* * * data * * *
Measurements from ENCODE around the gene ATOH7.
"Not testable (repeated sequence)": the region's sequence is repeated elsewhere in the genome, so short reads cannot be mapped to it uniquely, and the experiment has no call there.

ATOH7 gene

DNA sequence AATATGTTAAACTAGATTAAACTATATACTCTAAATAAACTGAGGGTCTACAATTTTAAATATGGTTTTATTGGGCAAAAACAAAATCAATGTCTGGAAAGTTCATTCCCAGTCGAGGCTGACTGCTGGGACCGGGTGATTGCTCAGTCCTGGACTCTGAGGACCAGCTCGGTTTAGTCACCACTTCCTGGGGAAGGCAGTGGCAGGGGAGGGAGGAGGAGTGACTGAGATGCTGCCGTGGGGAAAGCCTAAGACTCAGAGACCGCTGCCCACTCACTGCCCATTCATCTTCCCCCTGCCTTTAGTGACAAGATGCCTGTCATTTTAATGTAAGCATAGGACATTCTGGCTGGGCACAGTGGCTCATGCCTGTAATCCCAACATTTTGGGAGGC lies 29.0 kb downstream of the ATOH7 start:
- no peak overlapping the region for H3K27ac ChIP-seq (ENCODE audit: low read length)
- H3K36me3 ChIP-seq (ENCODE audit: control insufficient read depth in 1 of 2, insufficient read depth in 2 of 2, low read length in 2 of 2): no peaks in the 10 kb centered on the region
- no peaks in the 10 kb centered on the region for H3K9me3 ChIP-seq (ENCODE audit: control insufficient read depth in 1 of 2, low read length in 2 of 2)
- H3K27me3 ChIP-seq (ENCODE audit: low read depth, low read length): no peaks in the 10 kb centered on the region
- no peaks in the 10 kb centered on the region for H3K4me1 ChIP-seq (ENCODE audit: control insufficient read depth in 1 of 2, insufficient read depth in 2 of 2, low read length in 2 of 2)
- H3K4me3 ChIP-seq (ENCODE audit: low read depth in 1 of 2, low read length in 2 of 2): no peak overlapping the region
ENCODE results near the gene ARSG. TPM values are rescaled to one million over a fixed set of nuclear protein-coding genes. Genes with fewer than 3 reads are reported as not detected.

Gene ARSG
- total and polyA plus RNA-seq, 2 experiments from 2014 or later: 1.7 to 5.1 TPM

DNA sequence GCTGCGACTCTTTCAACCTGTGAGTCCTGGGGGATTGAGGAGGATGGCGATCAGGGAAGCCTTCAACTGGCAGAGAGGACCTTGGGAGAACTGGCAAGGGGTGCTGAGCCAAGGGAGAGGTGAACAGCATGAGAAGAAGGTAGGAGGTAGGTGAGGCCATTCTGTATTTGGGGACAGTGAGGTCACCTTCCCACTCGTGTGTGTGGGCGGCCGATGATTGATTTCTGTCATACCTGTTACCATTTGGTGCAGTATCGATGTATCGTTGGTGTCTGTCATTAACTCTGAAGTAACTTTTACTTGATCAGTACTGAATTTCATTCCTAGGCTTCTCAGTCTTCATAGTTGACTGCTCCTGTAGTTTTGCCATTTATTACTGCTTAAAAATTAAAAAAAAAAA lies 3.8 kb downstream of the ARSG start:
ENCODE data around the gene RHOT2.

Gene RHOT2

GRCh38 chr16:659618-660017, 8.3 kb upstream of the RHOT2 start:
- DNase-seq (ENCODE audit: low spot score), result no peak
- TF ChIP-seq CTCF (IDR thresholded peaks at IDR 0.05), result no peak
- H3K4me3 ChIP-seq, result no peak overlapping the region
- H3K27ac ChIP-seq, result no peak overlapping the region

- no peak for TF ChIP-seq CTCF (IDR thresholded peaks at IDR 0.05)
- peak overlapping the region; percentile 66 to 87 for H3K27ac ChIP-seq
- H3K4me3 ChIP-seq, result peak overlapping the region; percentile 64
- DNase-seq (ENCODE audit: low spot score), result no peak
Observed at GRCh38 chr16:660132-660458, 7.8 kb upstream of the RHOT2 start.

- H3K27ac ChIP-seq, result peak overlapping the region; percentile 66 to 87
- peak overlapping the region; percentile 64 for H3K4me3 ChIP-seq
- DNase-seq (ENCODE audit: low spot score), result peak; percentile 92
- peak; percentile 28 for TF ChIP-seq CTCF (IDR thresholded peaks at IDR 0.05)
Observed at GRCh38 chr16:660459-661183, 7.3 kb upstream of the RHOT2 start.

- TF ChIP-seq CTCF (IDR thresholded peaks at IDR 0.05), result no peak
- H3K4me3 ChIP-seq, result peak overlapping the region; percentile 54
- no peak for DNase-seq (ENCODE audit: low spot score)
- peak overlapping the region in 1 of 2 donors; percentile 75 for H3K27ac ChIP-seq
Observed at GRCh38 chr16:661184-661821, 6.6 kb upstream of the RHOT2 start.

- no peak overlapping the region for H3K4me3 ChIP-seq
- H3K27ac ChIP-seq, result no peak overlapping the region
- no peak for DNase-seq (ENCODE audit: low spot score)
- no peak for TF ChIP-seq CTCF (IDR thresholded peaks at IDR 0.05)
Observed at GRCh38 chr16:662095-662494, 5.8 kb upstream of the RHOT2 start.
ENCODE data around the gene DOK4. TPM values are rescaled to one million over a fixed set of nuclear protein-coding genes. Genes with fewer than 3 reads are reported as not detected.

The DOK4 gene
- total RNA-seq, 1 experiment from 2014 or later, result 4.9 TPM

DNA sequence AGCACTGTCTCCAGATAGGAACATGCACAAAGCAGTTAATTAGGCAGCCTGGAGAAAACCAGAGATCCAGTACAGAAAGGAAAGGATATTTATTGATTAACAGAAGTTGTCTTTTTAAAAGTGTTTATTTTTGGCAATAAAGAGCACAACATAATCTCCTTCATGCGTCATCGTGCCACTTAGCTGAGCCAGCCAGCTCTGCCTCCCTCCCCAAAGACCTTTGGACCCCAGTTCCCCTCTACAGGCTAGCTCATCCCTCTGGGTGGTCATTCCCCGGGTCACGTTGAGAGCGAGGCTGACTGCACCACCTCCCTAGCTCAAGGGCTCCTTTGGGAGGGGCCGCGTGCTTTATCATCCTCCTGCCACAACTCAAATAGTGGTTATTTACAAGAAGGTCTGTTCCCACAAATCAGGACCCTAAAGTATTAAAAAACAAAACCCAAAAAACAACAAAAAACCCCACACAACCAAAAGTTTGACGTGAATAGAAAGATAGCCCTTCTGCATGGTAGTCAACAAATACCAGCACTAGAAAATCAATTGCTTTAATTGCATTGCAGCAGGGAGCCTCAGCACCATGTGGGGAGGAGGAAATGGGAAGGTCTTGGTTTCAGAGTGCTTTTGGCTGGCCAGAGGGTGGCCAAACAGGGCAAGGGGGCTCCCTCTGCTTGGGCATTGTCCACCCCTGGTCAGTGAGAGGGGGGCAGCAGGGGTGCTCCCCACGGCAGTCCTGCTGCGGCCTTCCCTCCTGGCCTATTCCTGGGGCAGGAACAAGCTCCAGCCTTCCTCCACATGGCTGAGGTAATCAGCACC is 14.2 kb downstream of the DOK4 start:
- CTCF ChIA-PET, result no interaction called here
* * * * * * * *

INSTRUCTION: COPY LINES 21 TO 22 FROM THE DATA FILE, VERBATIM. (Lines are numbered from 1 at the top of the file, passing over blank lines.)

- H3K27ac ChIP-seq, result no peak overlapping the region

- no peak for TF ChIP-seq CTCF (IDR thresholded peaks at IDR 0.05)